a profound affect
“Moffett’s work in contrast implies this sensation of terror through the use of color and the layering of separate emblematic states”
Courtesy of the artist.
Layered Language: The Paintings of Mark Moffett
By Rose Hobart
Layered, transparent, mesmerizing— these are the qualities that are most present in Mark Moffett’s new encaustic paintings. Recently showing at Broadway Gallery, NYC, Moffett’s paintings are some of the most challenging pieces on view as they navigate the line be- tween figuration and abstraction. The three pieces being exhibited are built up, glaze upon thin glaze of color, interspersed with linear patterns that feel diagrammatic and work discretely to create a rich panorama. There is a transformative, evolving quality to the works that keeps the viewer in a state of intangible suspense. They are works well suited to the digital age, where information over- load lends itself to the narrative of painting. Although you can clearly see the figurative elements, Moffett’s network of lines does not tell a linear story. Rather, they are more visual motifs, icons that lead us into new ways of seeing the original image.
Some of his works are very easy to absorb; one strong line marks the silhouette of a man, a woman, or an animal. In Drifter
, a deep, saturated red background is the backdrop for a Pangaea image (the supercontinent formed around 300 million years ago, that began to rift and drift apart around 200 million years ago—to eventually form the continents as we know them today). The image, superimposed over, among other things, a map- ping of major constellations, is presented in three stages of expansion, repeating like a fetus shape that alters and kerns slightly in space. It is quite literally drifting, seemingly floating in a void of lost and immeasurable time. This piece carries a profound affect that is poetic and mysterious.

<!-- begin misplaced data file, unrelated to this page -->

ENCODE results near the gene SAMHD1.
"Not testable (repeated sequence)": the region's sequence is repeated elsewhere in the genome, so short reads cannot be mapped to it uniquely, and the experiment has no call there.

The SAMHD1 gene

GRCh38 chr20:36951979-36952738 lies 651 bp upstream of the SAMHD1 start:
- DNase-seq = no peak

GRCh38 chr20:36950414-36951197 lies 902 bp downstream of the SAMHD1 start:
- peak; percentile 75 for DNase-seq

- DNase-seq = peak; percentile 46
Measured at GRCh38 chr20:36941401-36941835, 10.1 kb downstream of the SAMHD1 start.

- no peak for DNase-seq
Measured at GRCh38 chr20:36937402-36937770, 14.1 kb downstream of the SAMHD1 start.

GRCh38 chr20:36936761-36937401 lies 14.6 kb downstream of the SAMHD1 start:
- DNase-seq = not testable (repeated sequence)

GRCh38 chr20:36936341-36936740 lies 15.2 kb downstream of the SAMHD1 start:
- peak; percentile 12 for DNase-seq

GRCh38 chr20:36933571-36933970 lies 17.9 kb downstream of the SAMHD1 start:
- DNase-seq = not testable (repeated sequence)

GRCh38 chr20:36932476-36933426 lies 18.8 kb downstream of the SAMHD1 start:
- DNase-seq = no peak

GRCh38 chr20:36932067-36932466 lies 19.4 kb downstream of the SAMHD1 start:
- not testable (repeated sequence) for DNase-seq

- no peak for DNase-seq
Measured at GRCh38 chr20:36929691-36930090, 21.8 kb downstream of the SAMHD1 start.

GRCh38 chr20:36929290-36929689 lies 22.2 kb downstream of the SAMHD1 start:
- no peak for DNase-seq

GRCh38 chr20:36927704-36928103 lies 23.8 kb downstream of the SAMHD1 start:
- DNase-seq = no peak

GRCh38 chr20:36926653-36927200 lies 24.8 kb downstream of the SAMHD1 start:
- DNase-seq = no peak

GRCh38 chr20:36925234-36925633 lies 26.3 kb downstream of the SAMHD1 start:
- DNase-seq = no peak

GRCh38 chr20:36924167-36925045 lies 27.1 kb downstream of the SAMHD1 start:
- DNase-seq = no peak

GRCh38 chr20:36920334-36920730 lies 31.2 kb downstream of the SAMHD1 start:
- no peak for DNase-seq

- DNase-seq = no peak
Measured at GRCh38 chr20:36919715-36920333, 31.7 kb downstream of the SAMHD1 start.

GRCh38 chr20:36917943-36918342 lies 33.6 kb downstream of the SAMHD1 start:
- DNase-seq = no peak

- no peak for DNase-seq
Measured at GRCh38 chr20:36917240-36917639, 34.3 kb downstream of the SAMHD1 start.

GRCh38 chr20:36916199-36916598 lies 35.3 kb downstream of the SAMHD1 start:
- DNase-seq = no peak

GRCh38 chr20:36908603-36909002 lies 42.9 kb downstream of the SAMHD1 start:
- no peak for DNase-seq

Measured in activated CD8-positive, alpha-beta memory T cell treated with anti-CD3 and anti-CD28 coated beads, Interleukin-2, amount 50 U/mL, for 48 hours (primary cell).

In the case of Flèche, the diagram of a plant is presented like an image Moffett couldn’t erase no matter how many layers of information he threw at it. Set in a nebulous gray-green field, a variety of motifs vie for attention: swimming fish, organic clusters of the Ebola virus, a man steadying a woman in a handstand, a cartoonish skeletal figure in gold, a figurative fragment from what appears to be Duchamp’s Etant Donnés, and finally, an elusive cupid figure who appears to have launched an arrow—which rhymes with the painting’s title, Flèche, or arrow.
Taken individually or together, these elements seem to have no particular meaning, but they work with the image of the plant—like another kind of arrow, a plant shoot—in a way that suggests pollution, and coalesce into a haunting portrait of life’s tenacity under duress.
In another example, LL, you can see a woman, sensually curving her body like a dancer. She is positioned against a blood red background, surrounded by falling leaves. Upon closer inspection, you notice the form of a jellyfish, like a cage or a net, by which the ballerina is taken prisoner. And then suddenly a looming presence emerges—a frenzied skeleton, roaring like a maniac. The conflation of terror with beauty makes for a gripping psychological image. This piece plays on vanitas imagery, and resonates with such works as Hans Baldung’s Der Tod und das Mädchen, from 1517. Baldung’s painting portrays death as a grizzly old figure coming from behind, pulling a nude’s hair. Her face recoils in peril. Moffett’s work in contrast implies this sensation of terror through the use of color and the layering of separate emblematic states: the woman is poised, the jellyfish entraps, and death dances a mad jig. Here death is interwoven and is more an idea of what death is.
Although it isn’t always possible to step away from Moffett’s work and negotiate with it as a consolidated statement, it is clear that his purview is stretched to encompass irreconcilables, or at least opposing charges.